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"That is why the world economy is not yet out of the woods"

Rebalancing global growth
Before the financial crash, global demand was horribly skewed. It was far too reliant on spending from increasingly indebted American consumers:
witness the country’s gaping current-account deficit, which reached almost 6% of GDP in 2006.
The Economist print July 23rd 2009

The crisis—particularly the credit crunch and the destruction of more than $13 trillion of household wealth—has wrecked the American shopping machine and changed the nature of the world’s imbalances.
As consumer spending has slumped, the external imbalances have shrivelled.
America’s current-account deficit this year is likely to be less than 3% of GDP

Rebalancing via recession is hardly to be recommended.

We will examine the task in a series of articles on the world’s four biggest economies, beginning this week with America’s (see article).

The shift in mindset is most necessary in surplus economies. Too many German leaders seem to take the economy’s export orientation as immutable. Few even grasp the need to nudge it towards domestic spending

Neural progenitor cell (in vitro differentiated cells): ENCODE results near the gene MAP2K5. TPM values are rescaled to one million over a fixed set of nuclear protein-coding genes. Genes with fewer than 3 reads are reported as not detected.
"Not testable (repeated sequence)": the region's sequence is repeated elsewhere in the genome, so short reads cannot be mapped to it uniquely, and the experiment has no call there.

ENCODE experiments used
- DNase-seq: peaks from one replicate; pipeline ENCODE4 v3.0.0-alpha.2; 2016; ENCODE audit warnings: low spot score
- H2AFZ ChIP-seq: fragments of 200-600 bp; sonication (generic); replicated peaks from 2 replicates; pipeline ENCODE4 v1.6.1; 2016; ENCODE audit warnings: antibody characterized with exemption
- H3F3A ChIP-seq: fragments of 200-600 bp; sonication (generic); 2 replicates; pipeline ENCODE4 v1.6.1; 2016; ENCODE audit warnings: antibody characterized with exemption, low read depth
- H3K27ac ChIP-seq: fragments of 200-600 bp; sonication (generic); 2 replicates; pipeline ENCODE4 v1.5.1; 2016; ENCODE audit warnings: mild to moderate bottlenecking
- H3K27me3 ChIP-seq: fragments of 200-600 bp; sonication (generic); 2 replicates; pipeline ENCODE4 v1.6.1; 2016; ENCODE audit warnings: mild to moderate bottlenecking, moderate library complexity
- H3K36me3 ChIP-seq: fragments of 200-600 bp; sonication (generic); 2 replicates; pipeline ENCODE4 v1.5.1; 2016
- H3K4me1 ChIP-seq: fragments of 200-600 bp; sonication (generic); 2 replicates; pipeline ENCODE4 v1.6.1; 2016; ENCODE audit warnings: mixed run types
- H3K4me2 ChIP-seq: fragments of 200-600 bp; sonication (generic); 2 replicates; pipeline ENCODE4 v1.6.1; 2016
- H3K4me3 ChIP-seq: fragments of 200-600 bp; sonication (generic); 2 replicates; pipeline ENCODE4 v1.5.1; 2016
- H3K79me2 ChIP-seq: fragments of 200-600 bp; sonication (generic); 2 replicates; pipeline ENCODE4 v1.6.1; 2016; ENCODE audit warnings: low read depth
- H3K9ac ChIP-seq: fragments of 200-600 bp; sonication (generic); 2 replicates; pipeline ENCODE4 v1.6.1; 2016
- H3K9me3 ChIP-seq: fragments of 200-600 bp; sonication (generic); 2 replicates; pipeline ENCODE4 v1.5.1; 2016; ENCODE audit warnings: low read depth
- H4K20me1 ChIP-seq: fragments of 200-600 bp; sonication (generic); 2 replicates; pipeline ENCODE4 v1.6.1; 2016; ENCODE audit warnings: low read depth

nvestment in services, by freeing markets from health care to education. America must counter the rigidities that have arisen after its asset bust.
Millions of people with negative equity in their homes, for instance, cannot move to get a new job.

Full text

Congressional Budget Office (CBO) predicts the deficit will be $1.8 trillion this year.
This is bearable given the scale of the recession;
the real problem is that it will decline only to $1.2 trillion by 2019, still a horrendous 5.5% of GDP.

There are other ways to reduce the deficit, including getting rid of the mortgage-interest deduction, raising the age of eligibility for Medicare and Social Security, altering the inflation-indexation formula, or proposing some sort of tax reform that raises additional revenue.